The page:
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Georgia Living Will

A Georgia Living will is a document that combines the functions of a power of attorney and a health care directive. A living will serves as a written record of an individual's healthcare wishes if he or she ever falls terminally ill or falls inro an incapacitated or vegetative state. In a living will document, the Principal (the individual who is declaring their wishes) will specifically list which treatments he does and does not consent to. In Georgia, Title 31, Chapter 32 defines and sets boundaries for all living wills created in the state. These statutes declare that a living will may cover any medical procedure or intervention that would serve to prolong the dying process for the Principal who may be in a coma, vegetative state (with no perception of regaining consciousness) or who is terminally ill. These documents may also cover feeding and hydration tubes but may not include any medication or procedure implemented to alleviate pain. Georgia law also allows this document to be revoked at any time by the Principal without regard to his or her mental state.

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How to Complete a Georgia Living Will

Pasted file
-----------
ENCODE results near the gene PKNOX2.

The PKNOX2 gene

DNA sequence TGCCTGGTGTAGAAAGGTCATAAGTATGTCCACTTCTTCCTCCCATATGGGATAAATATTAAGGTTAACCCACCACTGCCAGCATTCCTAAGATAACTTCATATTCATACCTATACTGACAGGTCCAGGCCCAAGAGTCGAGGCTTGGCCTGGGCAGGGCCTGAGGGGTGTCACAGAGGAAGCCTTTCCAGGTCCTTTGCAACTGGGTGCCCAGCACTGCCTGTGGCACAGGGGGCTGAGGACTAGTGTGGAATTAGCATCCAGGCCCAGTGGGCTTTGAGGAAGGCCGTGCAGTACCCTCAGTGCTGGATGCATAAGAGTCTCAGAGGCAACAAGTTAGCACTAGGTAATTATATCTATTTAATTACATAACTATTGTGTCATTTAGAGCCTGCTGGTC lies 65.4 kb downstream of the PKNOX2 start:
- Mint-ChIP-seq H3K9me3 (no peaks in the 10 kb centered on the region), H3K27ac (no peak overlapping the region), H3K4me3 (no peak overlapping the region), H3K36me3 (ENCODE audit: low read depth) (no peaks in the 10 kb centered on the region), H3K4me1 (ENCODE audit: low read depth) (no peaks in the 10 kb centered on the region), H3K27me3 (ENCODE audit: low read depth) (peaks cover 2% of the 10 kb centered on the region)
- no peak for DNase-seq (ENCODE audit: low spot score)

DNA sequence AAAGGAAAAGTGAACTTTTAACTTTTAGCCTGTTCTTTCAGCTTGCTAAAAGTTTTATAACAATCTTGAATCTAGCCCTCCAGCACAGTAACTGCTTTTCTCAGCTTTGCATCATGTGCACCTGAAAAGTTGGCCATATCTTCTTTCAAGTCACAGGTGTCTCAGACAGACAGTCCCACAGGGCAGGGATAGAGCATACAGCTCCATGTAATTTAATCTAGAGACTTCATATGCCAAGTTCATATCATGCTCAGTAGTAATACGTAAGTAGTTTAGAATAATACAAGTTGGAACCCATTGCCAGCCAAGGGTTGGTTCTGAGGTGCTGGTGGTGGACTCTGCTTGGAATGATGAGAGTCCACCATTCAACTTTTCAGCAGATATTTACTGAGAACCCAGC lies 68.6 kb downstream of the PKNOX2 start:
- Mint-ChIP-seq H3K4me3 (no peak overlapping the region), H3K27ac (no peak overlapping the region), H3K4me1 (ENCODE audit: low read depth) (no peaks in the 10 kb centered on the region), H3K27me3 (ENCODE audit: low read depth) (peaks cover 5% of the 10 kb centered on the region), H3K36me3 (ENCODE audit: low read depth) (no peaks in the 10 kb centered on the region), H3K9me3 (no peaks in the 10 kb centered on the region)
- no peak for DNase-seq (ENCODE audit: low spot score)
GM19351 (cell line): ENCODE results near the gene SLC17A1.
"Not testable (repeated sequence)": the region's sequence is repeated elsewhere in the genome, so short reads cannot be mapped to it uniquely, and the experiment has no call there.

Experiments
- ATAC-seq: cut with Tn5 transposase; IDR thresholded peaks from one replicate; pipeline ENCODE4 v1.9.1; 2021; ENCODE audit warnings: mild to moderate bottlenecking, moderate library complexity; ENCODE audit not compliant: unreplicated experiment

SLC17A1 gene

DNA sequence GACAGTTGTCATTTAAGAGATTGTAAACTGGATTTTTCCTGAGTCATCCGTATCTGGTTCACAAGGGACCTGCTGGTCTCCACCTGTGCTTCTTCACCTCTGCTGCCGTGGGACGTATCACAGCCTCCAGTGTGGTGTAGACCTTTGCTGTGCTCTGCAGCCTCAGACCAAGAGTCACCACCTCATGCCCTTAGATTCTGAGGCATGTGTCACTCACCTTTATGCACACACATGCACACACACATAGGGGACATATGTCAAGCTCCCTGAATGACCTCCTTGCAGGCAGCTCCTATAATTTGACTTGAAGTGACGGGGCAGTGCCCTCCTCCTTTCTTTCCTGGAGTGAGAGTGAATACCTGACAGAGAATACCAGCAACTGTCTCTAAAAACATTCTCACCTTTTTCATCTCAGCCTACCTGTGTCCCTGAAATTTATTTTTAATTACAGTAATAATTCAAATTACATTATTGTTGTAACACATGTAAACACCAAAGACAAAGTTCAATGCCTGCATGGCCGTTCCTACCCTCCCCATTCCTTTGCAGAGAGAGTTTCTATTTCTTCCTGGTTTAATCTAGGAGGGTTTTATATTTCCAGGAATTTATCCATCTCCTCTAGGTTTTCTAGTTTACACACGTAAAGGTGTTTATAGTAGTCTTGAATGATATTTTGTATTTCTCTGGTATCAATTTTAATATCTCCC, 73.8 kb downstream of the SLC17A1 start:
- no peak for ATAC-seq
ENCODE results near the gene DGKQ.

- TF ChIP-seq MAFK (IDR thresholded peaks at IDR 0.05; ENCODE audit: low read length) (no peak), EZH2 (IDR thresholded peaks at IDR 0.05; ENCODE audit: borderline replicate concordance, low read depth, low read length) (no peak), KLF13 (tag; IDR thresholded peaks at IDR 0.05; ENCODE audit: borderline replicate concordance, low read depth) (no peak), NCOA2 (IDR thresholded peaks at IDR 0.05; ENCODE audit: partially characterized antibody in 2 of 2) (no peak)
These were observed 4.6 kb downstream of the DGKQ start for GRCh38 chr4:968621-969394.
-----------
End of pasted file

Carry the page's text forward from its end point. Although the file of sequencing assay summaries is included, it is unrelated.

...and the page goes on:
The first step to completing a Georgia Living will is to provide the Principal's identifying information. This information will consist of his or her first and last name, along with their gender, address, and telephone number. Next, the Advocate will be appointed. This is the individual who will ensure that the Principal's wishes are followed. His or her full name, phone number, and address should be provided so that the individual may be officially appointed. Next, the Principal will specifically detail any medical procedures, interventions, or treatments that he or she will and will not consent to. This section will cover specific instances so it is important to include every detail. Once this section has been completed and all of the Principal's wishes have been documented, he or she will then sign the document in the presence of two (2) witnesses. The two witnesses will then sign the document and it may then be made a part of the Principal's medical records.

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Georgia Living Will

Step-by-step Guide to Writing a Georgia Living Will